In sub-Saharan Africa, the Chinese seem to be everywhere: clearing trees in Mozambique, drilling for oil in Sudan, digging in copper mines in Zambia, opening textile factories in Kenya, prospecting for uranium in Zimbabwe, buying cobalt in the Congo, laying expressways in Angola. They have launched a satellite from Nigeria and built phone networks in rural Ghana and a dozen other countries. Hospitals, water pipelines, dams, railways, airports, hotels, soccer stadiums, parliament buildings — nearly all of them linked, in some way, to China’s gaining access to raw materials. A $5 billion, 50-year government fund to encourage Chinese companies to invest in Africa. A $9 billion loan package for Congo. A $5.6 billion stake (20%) in Standard Bank, the biggest on the continent. And in April, $40 billion — plus in export-credit guarantees to help fund investment in Nigeria, Africa’s biggest oil producer.
At any given time, roughly 800 Chinese state-owned or state-controlled corporations are operating in Africa, with China’s Export-Import Bank funding more than 300 projects in at least 36 countries. Tens of thousands of small private companies and entrepreneurs are also on the ground. In tiny Lesotho, nearly half the supermarkets are owned and run by Chinese. Mauritius, home to many Chinese-owned factories, just added the Chinese language to the national school curriculum. The value of Chinese aid in Africa — a closely guarded secret — is now thought to have overtaken World Bank assistance.
Influence of that magnitude threatens to wipe out a decade’s worth of efforts by global institutions to push African governments to improve human rights and government transparency. As Sahr Johnny, the Sierra Leonean ambassador in Beijing, once said about China’s projects in Africa: “They just come and do it. We don’t hold meetings about environmental-impact assessment, human rights, bad governance and good governance. I’m not saying that’s right. I’m just saying Chinese investment is succeeding because they don’t set high benchmarks.”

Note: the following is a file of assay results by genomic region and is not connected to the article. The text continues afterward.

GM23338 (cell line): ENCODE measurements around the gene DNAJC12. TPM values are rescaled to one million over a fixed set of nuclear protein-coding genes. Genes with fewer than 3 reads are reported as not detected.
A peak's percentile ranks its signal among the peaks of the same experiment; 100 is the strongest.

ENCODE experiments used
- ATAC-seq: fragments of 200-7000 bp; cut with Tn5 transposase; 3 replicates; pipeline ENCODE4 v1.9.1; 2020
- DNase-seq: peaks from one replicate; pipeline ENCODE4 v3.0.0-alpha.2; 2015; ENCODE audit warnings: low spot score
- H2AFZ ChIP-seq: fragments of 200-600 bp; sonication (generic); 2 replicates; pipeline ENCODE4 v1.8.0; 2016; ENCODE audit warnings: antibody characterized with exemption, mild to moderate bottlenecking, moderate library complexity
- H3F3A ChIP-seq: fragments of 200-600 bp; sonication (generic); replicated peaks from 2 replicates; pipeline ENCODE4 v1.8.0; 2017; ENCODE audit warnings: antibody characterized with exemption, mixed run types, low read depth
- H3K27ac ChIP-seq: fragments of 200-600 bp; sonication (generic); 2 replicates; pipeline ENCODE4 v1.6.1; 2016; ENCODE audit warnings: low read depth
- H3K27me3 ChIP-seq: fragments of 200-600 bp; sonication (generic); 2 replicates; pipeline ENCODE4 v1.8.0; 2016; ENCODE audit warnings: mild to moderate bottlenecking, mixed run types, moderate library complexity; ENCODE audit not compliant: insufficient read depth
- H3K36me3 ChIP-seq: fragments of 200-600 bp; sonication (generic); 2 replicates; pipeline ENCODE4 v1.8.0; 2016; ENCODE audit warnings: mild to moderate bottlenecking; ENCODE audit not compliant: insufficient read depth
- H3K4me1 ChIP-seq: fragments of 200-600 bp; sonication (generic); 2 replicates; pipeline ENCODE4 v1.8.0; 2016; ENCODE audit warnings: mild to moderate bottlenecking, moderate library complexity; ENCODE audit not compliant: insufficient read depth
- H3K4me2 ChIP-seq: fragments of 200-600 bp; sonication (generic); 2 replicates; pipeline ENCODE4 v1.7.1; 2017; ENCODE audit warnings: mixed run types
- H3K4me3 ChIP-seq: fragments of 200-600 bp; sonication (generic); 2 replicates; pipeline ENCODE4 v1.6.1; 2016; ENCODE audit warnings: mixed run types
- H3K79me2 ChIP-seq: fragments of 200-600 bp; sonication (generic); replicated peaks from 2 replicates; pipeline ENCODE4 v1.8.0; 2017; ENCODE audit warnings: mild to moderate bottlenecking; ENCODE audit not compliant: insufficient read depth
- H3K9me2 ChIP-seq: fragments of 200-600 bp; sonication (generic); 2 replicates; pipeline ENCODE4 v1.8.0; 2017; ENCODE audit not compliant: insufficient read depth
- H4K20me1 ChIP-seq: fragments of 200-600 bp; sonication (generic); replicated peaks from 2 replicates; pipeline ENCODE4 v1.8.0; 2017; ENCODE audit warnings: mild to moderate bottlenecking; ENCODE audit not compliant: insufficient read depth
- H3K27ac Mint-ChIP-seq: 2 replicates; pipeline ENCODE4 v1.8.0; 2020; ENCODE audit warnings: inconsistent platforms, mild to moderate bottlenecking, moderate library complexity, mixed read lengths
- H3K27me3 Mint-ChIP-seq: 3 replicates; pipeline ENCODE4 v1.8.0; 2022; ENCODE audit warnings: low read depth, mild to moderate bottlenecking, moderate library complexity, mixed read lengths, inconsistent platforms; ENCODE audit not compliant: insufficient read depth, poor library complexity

China’s influence threatens to wipe out a decade’s worth of efforts to improve African human rights and government transparency.
Clem Sunter ran the gold-and-uranium unit ofin the 1990s, and today oversees its social-responsibility fund. In 2006, he was invited to Beijing to do scenario planning with members of the Communist Party elite, a rare invitation for a foreigner. To grasp why Africa is China’s “continent of choice,” as he puts it, one must first appreciate how desperate China’s leaders are for what the sub-Sahara has to offer. China is on track to surpass America as the world’s largest economy within a few decades, and it needs to maintain that fantastical rate of growth in order to avoid adding 25 million people to the unemployment ranks each year. That is nothing short of a crisis: Unaddressed, it could lead to the undoing of the Communist Party. China is already facing 80,000 social protests per year, and the figure is rising fast. So the dragon must be fed. As bureaucrats in Beijing like to say, “China is like an elephant riding a bicycle. If it slows down, it could fall off, and the earth might quake.”
Africa is one of the only places in the world where so many resources are still up for grabs. It holds 90% of the world’s cobalt, 90% of its platinum, 50% of its gold, 98% of its chromium, 64% of its manganese, and one-third of its uranium. Its forests are still considered the most pristine in the world. It is rich in diamonds, has more oil reserves than North America, and is estimated to have 40% of the world’s potential hydroelectric power. It already supplies a third of the oil fueling China’s economic boom.